He is not the most famous photographer of his time, but if history is kind to him Willy Ronis (1910-2009) will be even more iconic as the years go by. Among professional photo circles, Ronis is already significant. The famous, infamous and iconic photos reflect a long and distinguished career as a photojournalist and an artist.
Working in the golden age of photography that encompassed so much of the 20th Century, Ronis was the first French photographer to work for Life magazine. By 1953, Edward Steichen included Ronis, Henri Cartier-Bresson, Robert Doisneau, Izis, and Brassaï in an exhibition at the Museum of Modern Art titled Five French Photographers.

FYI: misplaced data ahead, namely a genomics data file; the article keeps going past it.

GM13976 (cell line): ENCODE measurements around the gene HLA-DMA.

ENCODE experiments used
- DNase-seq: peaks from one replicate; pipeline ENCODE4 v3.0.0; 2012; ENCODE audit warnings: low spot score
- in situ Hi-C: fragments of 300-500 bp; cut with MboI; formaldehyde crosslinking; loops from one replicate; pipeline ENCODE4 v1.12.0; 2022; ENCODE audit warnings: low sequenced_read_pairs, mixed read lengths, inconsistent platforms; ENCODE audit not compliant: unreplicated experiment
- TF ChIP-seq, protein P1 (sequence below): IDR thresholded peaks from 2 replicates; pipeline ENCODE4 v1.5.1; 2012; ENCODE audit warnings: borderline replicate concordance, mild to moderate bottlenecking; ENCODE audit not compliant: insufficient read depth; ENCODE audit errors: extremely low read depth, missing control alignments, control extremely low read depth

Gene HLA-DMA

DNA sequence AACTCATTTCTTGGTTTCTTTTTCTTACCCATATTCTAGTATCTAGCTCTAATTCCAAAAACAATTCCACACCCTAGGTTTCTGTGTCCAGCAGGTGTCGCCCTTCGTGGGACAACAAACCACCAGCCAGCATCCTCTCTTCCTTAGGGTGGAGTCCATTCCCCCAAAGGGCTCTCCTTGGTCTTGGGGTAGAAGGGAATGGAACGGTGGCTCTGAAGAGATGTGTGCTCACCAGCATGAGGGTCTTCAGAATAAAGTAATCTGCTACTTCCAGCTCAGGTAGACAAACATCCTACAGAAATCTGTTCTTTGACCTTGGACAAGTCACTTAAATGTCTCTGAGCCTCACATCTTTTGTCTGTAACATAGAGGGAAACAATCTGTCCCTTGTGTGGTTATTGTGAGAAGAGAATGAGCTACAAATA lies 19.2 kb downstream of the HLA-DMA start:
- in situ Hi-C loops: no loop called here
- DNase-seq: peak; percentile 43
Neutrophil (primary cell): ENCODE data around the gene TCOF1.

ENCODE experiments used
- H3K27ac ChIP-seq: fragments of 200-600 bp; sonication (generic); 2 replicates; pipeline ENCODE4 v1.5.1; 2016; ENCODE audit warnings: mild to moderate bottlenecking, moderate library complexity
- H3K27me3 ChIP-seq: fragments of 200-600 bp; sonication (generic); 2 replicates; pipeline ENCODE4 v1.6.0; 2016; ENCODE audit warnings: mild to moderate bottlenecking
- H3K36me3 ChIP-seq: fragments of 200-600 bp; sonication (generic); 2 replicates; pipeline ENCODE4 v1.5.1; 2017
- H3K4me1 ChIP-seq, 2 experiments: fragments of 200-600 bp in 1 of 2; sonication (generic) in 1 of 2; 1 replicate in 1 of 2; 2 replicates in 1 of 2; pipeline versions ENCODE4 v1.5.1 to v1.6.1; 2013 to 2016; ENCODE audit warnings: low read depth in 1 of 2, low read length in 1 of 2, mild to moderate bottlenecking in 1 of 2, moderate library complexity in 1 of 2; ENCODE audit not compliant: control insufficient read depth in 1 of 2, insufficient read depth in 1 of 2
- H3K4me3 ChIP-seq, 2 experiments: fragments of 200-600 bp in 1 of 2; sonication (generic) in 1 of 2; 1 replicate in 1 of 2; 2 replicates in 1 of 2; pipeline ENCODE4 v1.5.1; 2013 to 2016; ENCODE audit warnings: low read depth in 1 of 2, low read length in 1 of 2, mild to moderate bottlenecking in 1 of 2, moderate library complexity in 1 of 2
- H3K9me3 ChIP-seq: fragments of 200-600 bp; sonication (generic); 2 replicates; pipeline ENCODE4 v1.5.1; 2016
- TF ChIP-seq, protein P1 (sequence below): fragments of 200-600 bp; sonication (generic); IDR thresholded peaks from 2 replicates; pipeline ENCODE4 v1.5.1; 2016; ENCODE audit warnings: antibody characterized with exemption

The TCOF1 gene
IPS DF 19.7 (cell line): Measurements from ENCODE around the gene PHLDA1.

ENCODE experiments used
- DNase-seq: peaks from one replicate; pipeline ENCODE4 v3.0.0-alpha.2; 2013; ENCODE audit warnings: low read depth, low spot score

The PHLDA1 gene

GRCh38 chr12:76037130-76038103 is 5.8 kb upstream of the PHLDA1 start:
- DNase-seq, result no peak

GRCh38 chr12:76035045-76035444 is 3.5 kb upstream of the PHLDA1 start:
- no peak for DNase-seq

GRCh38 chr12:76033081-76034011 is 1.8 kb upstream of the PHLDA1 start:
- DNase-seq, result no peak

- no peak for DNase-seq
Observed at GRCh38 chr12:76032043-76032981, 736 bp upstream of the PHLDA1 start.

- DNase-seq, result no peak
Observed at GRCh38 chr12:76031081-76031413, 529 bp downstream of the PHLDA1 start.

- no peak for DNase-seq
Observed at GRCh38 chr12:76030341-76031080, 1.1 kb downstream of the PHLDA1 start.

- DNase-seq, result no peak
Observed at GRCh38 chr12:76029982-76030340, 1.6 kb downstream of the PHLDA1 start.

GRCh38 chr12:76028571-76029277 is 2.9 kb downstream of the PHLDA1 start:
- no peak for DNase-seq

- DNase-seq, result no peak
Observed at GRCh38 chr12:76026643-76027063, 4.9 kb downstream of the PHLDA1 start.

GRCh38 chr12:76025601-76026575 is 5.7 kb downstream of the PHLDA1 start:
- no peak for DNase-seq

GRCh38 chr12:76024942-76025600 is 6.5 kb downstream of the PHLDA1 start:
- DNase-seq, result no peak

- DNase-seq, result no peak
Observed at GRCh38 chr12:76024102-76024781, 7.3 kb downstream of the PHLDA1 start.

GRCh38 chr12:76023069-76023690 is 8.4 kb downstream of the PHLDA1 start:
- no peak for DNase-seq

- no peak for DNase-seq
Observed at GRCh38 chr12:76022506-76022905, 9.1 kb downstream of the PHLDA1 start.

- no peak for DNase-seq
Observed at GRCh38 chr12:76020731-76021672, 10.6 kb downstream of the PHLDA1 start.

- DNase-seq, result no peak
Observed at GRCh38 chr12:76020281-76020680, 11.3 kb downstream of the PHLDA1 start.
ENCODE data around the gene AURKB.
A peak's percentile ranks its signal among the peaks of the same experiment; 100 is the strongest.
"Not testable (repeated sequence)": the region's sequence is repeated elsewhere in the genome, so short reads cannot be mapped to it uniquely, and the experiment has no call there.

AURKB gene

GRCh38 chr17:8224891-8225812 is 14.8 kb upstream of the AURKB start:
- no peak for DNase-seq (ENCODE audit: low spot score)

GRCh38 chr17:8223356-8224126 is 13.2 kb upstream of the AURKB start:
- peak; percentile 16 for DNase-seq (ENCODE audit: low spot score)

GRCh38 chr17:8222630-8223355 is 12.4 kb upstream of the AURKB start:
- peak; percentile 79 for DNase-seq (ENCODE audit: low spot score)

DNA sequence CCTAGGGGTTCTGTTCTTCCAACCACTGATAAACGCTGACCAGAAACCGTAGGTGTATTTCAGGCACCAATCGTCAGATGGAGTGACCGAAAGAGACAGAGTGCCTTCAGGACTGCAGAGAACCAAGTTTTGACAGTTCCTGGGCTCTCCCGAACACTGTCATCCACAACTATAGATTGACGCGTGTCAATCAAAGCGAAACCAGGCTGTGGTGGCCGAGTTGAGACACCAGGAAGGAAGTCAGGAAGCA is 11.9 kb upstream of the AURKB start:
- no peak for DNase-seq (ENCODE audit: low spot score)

In 1955, Ronis was included in the Family of Man exhibition. The Venice Biennale awarded him its Gold Medal in 1957. Ronis began teaching in the 1950s, and taught at the School of Fine Arts in Avignon, Aix-en-Provence and Saint Charles, Marseilles.
In 1979 he was awarded the Grand Prix des Arts et Lettres for Photography by the Minister for Culture. Ronis won the Prix Nadar in 1981 for his photobook, “Sur le fil du hasard.”
Ronis' nudes and fashion work (for Vogue and Le Jardin des modes) show his appreciation for natural beauty and it is this artistic side that has elevated his work to legendary status.
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